A protest march against the English monarchy took place in Dublin on Monday as Irish republicans responded to the accession of King Charles and the proclamation of his intent to rule over the north of Ireland.
A coffin marked ‘RIP British Empire’ was been thrown into the River Liffey. Anti-Imperialist Action Ireland said it was the recreation of an action by former socialist leader James Connolly in Dublin in 1897 during a visit to the city by the then Queen Victoria.
The march in Dublin was described as being “against the grovelling worship of the English Monarchy by the Free State ruling class”.
The group chanted slogans such as “You Say British King, We Say Guillotine” and “Get the Brits Out Now!” as they walked along the capital’s streets.
The group added: “The bowing and scraping from the likes of [Irish President] Michael D Higgins and [Taoiseach] Micheal Martin only highlights the continuing counter-revolutionary and semi-colonial nature of the Free State.
“Socialist Republicans will continue to oppose the normalisation of relations with Britain.”
Protesters also demonstrated against the flying of the Irish flag at half-mast on Irish civic buildings, and briefly attempted to occupy one of them, the GPO building, the former headquarters of the 1916 Irish Rising in Dublin.
It added: “The Tricolour above the GPO flies at half mast for the funeral of a foreign tyrant whose family brought nothing but misery to Ireland.
“The Irish people have no interest in licking the boots of the English Royal parasites.”
A controversy has continued among nationalists and republicans over Sinn Féin’s decision to participate in royal events to mark the passing of the late queen and the accession of Charles to the throne.
Charles flew to the Six Counties last week to be proclaimed as King here at a ceremony at Hillsborough Castle in County Down. His warm words for Sinn Féin, who he appeared to favour over the unionist DUP during greetings at the castle, riled supporters of both parties.
Sinn Féin leader Mary Lou McDonald said her party’s actions would “absolutely not” alienate republicans who fought against British rule. She said her party’s relationship with the monarchy had changed over the past 20 years.
“This shows, and I hope this gives confidence to people on the one hand to reaffirm just how far we’ve come, but also to demonstrate just how far much further we can go,” Ms McDonald said.
She described her past interactions with the new king as “cordial, warm, and very direct”.
“And it is that a change? Yes, it is. Who would have thought 20 years ago, 10 years ago that that was possible,” she said.
Michelle O’Neill represented Sinn Féin at the state funeral for Queen Elizabeth in London on Monday.
Richard O’Rawe, an author and an IRA prisoner during the 1981 H-Block hunger strike, said Sinn Féin’s interactions with the royal family over the past week was “clever politics”.
“When you look at in black-and-white, Sinn Féin controlled the TV screens with the dominant images of the day — Alex Maskey’s welcome for Charles at Hillsborough Castle and Michelle O’Neill’s handshake. The unionist parties were onlookers.”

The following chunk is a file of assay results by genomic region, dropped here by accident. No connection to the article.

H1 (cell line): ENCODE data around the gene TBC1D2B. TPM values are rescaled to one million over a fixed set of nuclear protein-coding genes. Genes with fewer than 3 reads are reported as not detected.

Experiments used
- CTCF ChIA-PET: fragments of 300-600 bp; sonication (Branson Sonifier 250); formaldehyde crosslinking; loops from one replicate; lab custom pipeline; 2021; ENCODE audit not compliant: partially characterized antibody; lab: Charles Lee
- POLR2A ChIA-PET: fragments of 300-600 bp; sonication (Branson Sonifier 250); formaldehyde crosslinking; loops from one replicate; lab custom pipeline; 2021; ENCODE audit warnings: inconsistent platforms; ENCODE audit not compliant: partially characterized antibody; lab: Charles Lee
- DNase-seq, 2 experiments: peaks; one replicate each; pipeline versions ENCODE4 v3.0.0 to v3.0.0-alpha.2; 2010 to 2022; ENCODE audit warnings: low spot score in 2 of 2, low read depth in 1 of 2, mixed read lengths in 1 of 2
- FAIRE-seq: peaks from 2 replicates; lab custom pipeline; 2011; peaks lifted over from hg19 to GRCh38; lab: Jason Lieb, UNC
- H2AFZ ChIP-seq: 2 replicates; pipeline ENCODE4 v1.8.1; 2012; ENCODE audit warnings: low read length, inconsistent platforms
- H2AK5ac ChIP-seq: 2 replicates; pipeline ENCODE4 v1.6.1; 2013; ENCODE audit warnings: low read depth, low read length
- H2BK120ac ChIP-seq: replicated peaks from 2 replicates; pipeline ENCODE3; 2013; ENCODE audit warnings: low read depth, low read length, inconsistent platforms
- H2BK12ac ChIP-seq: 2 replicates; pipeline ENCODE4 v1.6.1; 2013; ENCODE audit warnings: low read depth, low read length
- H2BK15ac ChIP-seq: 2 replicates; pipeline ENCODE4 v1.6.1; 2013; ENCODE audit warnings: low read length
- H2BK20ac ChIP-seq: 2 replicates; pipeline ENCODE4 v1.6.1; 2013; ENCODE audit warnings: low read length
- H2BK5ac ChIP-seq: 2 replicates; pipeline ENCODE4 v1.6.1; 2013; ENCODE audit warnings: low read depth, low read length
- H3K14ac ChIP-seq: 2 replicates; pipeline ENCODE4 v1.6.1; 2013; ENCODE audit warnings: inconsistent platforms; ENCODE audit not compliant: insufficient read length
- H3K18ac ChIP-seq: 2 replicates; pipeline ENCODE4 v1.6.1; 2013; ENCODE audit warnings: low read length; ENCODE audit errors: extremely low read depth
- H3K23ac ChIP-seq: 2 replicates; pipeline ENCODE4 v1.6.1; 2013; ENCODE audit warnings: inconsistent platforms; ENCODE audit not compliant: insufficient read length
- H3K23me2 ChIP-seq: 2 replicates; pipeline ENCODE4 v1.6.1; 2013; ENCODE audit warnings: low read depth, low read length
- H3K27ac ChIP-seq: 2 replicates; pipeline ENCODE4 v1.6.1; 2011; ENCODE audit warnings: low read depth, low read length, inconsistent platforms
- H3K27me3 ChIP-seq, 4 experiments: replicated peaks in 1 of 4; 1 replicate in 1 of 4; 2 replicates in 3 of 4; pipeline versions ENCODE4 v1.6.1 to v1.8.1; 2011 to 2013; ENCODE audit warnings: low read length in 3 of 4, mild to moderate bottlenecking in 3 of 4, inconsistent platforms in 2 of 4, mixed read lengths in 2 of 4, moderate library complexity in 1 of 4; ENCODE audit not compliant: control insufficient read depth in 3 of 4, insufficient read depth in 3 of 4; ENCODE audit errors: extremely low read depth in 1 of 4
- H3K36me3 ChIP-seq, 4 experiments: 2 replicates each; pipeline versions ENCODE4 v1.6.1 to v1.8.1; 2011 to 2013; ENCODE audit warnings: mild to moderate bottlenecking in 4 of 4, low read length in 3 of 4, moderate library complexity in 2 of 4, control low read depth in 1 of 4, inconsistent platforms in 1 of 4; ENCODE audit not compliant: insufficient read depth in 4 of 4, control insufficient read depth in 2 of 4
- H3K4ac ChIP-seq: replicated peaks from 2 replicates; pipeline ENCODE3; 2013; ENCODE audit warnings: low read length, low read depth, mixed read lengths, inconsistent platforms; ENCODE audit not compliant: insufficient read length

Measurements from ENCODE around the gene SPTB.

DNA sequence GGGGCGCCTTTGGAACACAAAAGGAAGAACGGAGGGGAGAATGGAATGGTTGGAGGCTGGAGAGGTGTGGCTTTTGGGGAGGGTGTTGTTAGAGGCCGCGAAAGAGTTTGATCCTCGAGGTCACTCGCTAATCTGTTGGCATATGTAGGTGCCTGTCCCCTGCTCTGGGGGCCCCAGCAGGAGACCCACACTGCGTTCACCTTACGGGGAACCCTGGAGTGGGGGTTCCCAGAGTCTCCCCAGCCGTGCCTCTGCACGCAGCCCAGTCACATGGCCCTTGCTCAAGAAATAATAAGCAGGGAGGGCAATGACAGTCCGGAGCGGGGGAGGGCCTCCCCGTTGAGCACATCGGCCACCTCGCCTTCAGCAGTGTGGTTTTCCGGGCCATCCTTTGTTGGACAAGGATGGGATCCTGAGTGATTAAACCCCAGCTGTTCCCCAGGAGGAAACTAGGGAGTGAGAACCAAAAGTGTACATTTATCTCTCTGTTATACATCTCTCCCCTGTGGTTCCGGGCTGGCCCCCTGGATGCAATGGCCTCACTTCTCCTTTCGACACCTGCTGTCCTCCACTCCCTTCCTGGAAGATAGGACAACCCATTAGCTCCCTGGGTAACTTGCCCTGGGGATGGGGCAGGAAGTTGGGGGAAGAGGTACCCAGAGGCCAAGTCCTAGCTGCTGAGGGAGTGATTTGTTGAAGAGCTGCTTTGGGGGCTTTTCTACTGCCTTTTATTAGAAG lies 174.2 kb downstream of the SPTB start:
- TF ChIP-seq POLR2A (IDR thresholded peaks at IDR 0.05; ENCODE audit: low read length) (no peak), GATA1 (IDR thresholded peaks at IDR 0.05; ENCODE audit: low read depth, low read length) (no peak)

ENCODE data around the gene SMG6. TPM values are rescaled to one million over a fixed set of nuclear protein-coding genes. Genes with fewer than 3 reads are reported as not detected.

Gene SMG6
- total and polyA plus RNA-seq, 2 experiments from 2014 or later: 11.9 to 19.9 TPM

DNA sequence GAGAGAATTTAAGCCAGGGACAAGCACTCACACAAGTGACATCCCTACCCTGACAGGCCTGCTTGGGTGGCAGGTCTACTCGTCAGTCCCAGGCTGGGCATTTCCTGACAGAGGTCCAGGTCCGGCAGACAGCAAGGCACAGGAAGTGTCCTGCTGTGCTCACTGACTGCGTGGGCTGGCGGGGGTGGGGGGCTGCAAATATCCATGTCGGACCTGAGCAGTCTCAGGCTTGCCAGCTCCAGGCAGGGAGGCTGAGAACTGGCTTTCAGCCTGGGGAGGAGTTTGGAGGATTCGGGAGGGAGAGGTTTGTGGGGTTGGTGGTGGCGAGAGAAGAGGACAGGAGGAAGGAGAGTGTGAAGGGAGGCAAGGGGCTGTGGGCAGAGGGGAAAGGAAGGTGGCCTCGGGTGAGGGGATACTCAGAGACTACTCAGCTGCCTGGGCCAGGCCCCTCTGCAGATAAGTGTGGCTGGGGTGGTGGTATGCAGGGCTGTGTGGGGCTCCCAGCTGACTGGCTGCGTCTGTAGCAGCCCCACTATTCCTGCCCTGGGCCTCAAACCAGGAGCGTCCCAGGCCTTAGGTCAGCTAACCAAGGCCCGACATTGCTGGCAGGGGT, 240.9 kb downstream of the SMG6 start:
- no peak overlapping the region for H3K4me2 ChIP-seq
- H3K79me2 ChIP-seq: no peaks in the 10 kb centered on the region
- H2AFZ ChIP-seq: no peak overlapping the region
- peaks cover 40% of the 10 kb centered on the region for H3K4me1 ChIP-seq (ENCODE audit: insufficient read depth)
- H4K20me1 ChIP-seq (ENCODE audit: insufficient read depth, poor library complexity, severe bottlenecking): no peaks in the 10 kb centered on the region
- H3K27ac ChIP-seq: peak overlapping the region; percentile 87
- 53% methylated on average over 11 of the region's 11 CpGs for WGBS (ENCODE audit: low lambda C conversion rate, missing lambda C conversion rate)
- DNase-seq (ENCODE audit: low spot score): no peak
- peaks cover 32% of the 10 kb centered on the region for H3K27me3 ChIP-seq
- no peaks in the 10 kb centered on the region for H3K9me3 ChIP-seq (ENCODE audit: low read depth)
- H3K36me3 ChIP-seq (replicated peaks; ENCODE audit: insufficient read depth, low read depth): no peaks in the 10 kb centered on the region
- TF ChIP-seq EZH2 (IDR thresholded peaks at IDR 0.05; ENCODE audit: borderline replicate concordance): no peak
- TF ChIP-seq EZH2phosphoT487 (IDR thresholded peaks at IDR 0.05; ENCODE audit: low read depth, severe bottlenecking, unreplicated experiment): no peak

But other former IRA Volunteers, questioned by journalist Suzanne Breen, disagreed.
Thomas ‘Dixie’ Elliott, an ex-prisoner from Derry who shared H-Block cells with hunger-strikers Bobby Sands and Tom McElwee, and was himself on the blanket protest for four years, said: “Fawning over the British royal family makes Sinn Féin unrecognisable as republicans.
“Nobody threw a stone, let alone fired a bullet, lived in their own excrement or starved to death for Sinn Féin to bend the knee to the monarchy.
“The Queen was not some innocuous figurehead. Republicans were held, and died, in Her Majesty’s Prison Maze.”
Former IRA prisoner and writer Anthony McIntyre described Sinn Féin’s approach to royalty as “deferential whereas it used to be defiant”.
He said: “The party has transitioned from radical opponent of the establishment to compliant team player within it. The hypocrisy is that people denounced (then) SDLP leader Mark Durkan as a ‘West Brit’ for attending the Queen Mother’s funeral in 2001.”
Former US Marine John Crawley, whose book ‘The Yank’ about his three decades in the IRA was published last week, believes Sinn Féin is “gutting republican ideology”.
He said: “Tony Blair said it wasn’t the decommissioning of arms that was important, it was the decommissioning of mindsets. What we’ve just witnessed is the decommissioned mindset at full throttle.
“Sending of condolences following the death of a head of state is normal, but it puts another spin on it entirely — that is lost to neither friend nor foe — when that head of state is commander-in-chief of an army which invaded, and continues to occupy, your country.
“Imagine if Putin died and Ukrainians greeted his successor and offered their condolences. Ukrainian patriots would have many names for that act — political maturity wouldn’t be one of them.”
Historian and commentator Brian Feeney argued Sinn Féin is trying to separate the monarch from the symbolism of monarchy: “They say that they don’t recognise the monarch’s authority over Ireland, rather this is a personal relationship that has developed over a decade.”